Congrats to MSSQLTips on 10 Years!

MSSQLTips has posted about their 10 years as a resource to the SQL Server community. It’s where I do the bulk of my writing these days, mainly because I like the problem/solution format. However, the folks at MSSQLTips didn’t just write to acknowledge their 10th birthday. 

They also posted about donating to charities and making this a global effort with the hashtag #MSSQLTips4Change. MSSQLTips is donating $10,000 over the next year to various charities. They are hoping we as a community will also help spread word of these charities via social media. Also, if we feel inclined, to donate ourselves. 

The first charity has been announced: Soles4Souls. Please spread the word!

Cleaning Data

We spend a lot of time and effort trying to clean data. Anyone who has worked on ETL (Extract, Transform, and Load) has wrestled with trying to get good data for downstream systems. Maybe this sign is appropriate after all. 

Continuous Integration/Delivery without Testing!

Anything we can do to automate our builds and deployment should be considered. After all, the point isn’t just to write code, but to deploy working code. So what if we did the automated builds and deployed them to development or QA? No errors, so I’m good, right?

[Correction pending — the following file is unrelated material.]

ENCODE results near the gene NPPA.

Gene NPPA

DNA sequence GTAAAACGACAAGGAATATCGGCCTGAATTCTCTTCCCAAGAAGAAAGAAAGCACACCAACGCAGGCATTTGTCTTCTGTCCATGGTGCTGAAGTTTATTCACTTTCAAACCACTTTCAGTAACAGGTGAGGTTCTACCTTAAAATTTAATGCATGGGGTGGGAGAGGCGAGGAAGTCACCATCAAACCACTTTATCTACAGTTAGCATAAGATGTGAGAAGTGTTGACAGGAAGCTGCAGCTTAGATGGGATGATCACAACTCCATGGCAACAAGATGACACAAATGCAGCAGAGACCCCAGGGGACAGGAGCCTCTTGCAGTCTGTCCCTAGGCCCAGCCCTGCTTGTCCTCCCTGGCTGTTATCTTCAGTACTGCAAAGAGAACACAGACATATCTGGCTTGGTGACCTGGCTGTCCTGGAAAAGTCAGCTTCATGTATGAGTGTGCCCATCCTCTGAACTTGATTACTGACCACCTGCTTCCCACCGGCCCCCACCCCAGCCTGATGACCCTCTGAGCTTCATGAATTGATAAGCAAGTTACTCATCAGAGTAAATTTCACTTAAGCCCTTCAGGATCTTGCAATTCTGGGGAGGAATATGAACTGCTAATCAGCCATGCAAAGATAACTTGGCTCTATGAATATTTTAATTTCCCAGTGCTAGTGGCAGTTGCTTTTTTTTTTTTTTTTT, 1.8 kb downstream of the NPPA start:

Not so fast. Go back to what Martin Fowler says about testing in continuous integration. Builds should be self-testing. For instance, simply deploying T-SQL code to a database without errors is not the end. That’s merely the beginning. At this point you know that there aren’t any obvious syntactical errors. That doesn’t mean the T-SQL code works according to specification. It doesn’t mean that a view that you didn’t drop and create is okay. After all, if you change the underlying objects, that view might not work any more. Testing the build is important. And having all the tests needed to sufficiently check out the functionality of the code is essential.

Actually, more testing should be done that just checking bits of functionality like we typically do with unit or module tests. At some point during the process you should also be testing in production-like conditions. Can you have Continuous Integration (CI) or Continuous Delivery (CD) without proper testing? No, you can’t. You can have something that looks like CI or CD, and you may even call what you have by one of those names, but you don’t have CI or CD.

The fact of that matter is that you want testing; actually, you want as much automated testing as is feasible. Speeding up the process doesn’t mean end users are suddenly okay with getting buggy code. And we as IT professionals shouldn’t be okay with that, either. We can still ship and test. We just have to commit to test. Yes, testing will add time to every build cycle. However, it’s a necessity for every build cycle if you’re doing builds right. Simply compiling the code isn’t adequate testing. It’s merely the first test of many more.